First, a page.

The last year has been monumental to say the least. Life as we once knew it was a thing of the past, for both individuals and companies. As countless companies struggled to adapt to the unforeseen challenges of the pandemic, Paycheck Protection Program (PPP), part of the CARES Act, was a lifeline for many.
The PPP loan program was intended to help small businesses, although many large companies have benefited as well. According to the Small Business Administration, over 5 million PPP loans have been approved, the majority of which went to small businesses. Ninety-two percent of the loans granted were $ 250,000 or less and 87% were less than $ 150,000. The average loan size was $ 100,729.
Many companies needed the money to keep their employees running and to pay for the daily expenses to keep the business open. Business owners were advised that the loan would be “granted” as long as the money was spent on payroll (60% requirement), mortgage interest, utilities, and rent during the eight or 24 week period following the disbursement. While the rules for using the PPP loan funds were quite simple, the tax effects remained murky. For months, the IRS has been of the opinion that the costs paid with PPP loans made are non-deductible on the company’s tax return. The nation waited with bated breath for Congressional relief on COVID-19. A last minute relief came, including a provision that expenses paid using PPP are deductible. Congress also reiterated that PPP loans issued will not be included in the company’s revenue.
Here are six things you should know about PPP lending and your taxes:
• You can deduct the expenses paid with the loan proceeds. Payroll, mortgage interest, rent and utilities are all forgivable uses of the loan, and Congress has superseded the IRS guidance in Notice 2020-32 that such expenses are prohibited. Not only are these expenses deductible, but Congress has expanded the categories of expenses that can be paid for with PPP funds to include software, cloud services, accounting, human resources, riot property damage, personal protective equipment, and supplier costs the credit approval ordered or contracted.
• You do not have to include PPP funds awarded in income. While loan proceeds issued by the lender can generally be included in income, PPP loan approval is an exception to the general rule. Businesses don’t need to include debt relief in their income.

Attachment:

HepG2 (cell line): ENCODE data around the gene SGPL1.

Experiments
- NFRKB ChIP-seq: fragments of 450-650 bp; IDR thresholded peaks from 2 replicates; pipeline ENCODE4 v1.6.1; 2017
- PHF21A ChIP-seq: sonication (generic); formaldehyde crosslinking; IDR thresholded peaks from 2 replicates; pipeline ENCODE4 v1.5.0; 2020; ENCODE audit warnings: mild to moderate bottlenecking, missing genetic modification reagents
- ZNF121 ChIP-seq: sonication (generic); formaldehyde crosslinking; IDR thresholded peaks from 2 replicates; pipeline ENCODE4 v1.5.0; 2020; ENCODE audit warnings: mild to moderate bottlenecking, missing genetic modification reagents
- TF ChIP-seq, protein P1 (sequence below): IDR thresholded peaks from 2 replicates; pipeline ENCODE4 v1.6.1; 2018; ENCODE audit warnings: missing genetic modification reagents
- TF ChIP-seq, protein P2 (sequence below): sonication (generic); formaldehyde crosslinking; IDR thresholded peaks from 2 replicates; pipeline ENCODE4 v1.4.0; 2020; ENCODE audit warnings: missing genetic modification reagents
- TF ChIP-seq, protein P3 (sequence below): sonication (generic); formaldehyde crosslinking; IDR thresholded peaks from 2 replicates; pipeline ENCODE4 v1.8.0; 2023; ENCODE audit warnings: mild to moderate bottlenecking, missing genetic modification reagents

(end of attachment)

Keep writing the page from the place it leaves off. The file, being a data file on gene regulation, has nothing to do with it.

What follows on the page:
• You can use the First Coronavirus Response Act (FFCRA) for families. According to the FFCRA, some employers are required to give their employees paid vacation for reasons related to COVID-19. However, companies can still take advantage of the FFCRA tax credits in addition to using the PPP loan.
• You can postpone wage taxes According to the CARES Act, employers can postpone wage tax from March 27th to December 31st, 2020. Fifty percent of the accrued deferred taxes in 2020 must be paid by December 31, 2021, and the remainder must be paid by December 31, 2022.
• You cannot use PPP money to pay corporate taxes. As mentioned above, the PPP loan is only allowed to be used for certain identified expense categories. You cannot use the loan proceeds to pay any income, sales, or any other tax liability.
• You can file an amended tax return. If you have applied for forgiveness but have not received a decision from the IRS at the time you file the tax return and later learn that you will not receive full or partial forgiveness, you can make the appropriate adjustments by clicking Filing an amended return.
Taxes are daunting even without COVID-19 and PPP loans. Add conflicting guidelines from multiple government agencies and it’s understandable that a small business owner might feel overwhelmed. Fortunately, Congress has made favorable regulations for PPP funds, reassuring small businesses that are waiting for answers before the end of the year. If you need more information, the Cavanagh Law Firm’s tax attorneys are always available to answer any questions you may have.
Giselle Alexander is an Arizona Certified Tax Law Specialist, a CPA, and holds a Masters in Law in Taxation. Giselle represents clients in all states of the tax dispute litigation and is one of the few tax attorneys in the United States with experience in reviewing 831 (b) micro-captive insurance claims in the US tax court.